“When discourse becomes toxic on campus, universities should have a duty to provide context and nuance, as opposed to releasing one-sided statements or ‘neutral statements’ that neglect 70 years’ worth of context, and privileges the narrative of the oppressor,” Sawiris said.
Sawiris said the university has also been unwilling to properly recognise which students may be more susceptible to harm.
Both Rosenzweig and Gardner agreed that although there had been several reports of a rise in antisemitic incidents on campus, little has been done to discern between real antisemitism and complaints about pro-Palestinian advocacy.
“I think many of us were personally called into action in this moment beyond simply the level of violence and atrocity that is happening, but more broadly, because Zionism has become a prerequisite for Judaism,” said Gardner.
She added that though she doesn’t want to downplay antisemitism in the US, she has felt “nothing but safe on Brown University’s campus, and especially nothing but safe in pro-Palestinian spaces, such as SJP, which have often been the first to condemn antisemitism in a very clear way”.
I think we’ve heard of a lot of reports and claims of antisemitism, which I would consider to be entirely false.
Brown University Hilell, the Zionist student group, did not reply to MEE’s request for comment.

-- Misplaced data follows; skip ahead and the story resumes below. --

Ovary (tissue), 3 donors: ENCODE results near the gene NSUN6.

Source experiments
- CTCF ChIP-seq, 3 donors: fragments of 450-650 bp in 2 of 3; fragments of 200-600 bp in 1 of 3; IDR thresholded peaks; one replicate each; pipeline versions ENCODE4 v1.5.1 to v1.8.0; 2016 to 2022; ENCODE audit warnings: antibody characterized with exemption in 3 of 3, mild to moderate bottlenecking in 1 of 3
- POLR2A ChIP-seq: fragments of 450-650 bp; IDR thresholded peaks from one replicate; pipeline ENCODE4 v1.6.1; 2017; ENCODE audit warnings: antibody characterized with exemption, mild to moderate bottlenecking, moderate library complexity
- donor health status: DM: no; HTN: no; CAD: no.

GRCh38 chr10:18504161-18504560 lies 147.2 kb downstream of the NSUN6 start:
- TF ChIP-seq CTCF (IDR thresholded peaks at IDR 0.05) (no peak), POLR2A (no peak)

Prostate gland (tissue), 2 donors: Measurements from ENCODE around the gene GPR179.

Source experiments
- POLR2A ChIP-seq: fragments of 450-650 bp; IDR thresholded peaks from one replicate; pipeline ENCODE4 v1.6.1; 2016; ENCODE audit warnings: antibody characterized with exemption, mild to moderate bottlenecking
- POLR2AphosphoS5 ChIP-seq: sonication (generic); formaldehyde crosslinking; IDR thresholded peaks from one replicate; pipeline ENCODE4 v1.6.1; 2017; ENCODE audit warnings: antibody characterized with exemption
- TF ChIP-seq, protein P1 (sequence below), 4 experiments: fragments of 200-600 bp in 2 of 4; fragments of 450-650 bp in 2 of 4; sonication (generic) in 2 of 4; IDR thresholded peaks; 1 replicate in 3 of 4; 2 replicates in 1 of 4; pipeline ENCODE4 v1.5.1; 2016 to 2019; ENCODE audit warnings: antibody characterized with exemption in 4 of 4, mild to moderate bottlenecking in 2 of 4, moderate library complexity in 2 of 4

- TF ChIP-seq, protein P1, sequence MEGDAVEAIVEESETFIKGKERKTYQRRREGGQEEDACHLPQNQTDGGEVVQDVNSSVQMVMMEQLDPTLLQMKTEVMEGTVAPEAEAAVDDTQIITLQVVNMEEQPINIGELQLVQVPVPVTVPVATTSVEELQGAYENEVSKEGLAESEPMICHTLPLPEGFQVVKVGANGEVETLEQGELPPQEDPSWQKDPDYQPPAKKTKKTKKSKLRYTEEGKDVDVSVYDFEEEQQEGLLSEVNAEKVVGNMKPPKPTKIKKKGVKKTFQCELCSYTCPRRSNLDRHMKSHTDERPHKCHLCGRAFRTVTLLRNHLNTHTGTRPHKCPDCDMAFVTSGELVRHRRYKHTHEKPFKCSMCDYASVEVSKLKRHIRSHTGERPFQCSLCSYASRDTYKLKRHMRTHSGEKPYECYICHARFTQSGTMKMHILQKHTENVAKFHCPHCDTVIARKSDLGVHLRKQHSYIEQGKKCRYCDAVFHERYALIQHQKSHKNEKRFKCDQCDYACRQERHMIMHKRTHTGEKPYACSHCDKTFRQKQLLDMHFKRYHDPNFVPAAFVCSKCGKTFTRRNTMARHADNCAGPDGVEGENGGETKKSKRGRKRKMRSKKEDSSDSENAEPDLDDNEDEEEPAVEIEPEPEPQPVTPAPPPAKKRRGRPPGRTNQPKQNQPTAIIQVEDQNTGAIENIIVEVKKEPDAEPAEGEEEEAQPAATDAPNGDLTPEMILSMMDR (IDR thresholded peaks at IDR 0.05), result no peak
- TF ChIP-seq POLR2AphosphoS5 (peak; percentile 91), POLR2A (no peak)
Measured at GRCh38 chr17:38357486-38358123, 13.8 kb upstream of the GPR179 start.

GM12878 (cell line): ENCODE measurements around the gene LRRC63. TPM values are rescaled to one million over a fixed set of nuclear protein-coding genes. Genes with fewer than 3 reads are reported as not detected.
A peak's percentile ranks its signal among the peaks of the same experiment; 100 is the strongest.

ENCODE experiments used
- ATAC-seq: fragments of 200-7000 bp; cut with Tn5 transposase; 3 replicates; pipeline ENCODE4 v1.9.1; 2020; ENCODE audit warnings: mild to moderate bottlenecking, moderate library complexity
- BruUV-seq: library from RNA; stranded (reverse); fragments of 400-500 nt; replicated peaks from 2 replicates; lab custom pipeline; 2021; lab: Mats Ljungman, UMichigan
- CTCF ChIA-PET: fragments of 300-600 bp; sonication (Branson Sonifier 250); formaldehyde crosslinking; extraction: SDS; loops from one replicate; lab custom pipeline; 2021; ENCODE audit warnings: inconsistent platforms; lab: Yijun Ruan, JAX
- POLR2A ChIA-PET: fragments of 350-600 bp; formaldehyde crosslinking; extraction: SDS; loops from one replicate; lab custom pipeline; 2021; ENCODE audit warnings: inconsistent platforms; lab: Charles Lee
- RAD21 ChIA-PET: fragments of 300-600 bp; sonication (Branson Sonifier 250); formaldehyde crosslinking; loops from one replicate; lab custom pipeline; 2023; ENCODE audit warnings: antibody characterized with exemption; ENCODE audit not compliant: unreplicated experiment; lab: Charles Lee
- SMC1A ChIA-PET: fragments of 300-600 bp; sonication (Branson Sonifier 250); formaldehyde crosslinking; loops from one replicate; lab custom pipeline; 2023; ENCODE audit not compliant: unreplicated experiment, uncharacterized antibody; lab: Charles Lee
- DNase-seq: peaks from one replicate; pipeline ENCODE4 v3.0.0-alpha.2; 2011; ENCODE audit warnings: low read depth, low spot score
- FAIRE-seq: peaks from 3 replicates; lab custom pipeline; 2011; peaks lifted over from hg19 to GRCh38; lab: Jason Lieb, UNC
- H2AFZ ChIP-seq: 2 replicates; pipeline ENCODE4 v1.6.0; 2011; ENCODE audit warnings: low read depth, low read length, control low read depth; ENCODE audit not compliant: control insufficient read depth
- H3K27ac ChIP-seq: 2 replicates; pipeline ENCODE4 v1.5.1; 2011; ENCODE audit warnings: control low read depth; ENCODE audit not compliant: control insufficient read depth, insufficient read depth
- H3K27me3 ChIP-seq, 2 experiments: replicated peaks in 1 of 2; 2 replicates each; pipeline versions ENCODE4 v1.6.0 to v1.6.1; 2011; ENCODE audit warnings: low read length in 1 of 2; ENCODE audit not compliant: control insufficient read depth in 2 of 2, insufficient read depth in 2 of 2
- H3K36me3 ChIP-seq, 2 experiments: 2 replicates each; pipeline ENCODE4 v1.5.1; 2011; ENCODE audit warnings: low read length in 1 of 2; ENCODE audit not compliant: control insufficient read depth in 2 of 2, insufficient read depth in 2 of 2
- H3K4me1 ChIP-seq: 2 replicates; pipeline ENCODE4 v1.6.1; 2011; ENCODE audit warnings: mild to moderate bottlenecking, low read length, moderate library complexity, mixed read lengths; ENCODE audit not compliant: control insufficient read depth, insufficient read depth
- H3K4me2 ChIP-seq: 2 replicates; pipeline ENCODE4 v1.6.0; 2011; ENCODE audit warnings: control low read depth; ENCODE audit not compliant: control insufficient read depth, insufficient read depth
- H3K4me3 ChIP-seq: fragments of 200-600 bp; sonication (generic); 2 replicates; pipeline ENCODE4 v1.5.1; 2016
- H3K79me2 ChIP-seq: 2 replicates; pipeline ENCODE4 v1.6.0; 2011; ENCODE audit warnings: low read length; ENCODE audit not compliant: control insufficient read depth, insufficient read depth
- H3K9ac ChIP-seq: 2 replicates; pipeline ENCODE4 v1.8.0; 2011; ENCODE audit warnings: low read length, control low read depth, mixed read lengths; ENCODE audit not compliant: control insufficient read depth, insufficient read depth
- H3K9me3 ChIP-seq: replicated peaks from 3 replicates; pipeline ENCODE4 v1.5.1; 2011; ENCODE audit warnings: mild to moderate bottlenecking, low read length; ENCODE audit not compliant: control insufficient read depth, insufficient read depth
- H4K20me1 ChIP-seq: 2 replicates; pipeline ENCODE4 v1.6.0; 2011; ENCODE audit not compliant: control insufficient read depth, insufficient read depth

Prayers, protest and peace
On 8 November, as the 20 Jewish students were escorted one by one by police officers to a van, a crowd of around 500 students who had assembled to show solidarity and bear witness, sang a tehillim, a religious poem adapted from the Old Testament, as they passed by.
“Olam chesed yibaneh yai dai dai, yai dai dai [The world will be built with love],” the crowd chanted as each person was placed into the van.
Since then, the admiration for the 20 students has only grown among students and faculty.
Students with JFCN said that their cohort had jumped from 10-15 to around 70 volunteers.
“I wouldn’t ever have imagined that such a diverse group of Jewish students on campus would have come together under one banner,” Mica Maltzman, a 20-year-old student with JFCN, told MEE.
“Obviously, there are still students who go to Hillel and are active and have been students for Israel. But it really has drawn from Jewish students from all walks of life, whether from families who are in Israel or students who grew up in very leftist communities,” said Maltzman.